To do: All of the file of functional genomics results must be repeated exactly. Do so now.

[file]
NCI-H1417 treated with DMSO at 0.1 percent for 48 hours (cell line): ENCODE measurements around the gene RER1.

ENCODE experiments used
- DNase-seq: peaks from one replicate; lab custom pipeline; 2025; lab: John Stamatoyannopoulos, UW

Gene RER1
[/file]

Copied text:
NCI-H1417 treated with DMSO at 0.1 percent for 48 hours (cell line): ENCODE measurements around the gene RER1.

ENCODE experiments used
- DNase-seq: peaks from one replicate; lab custom pipeline; 2025; lab: John Stamatoyannopoulos, UW

Gene RER1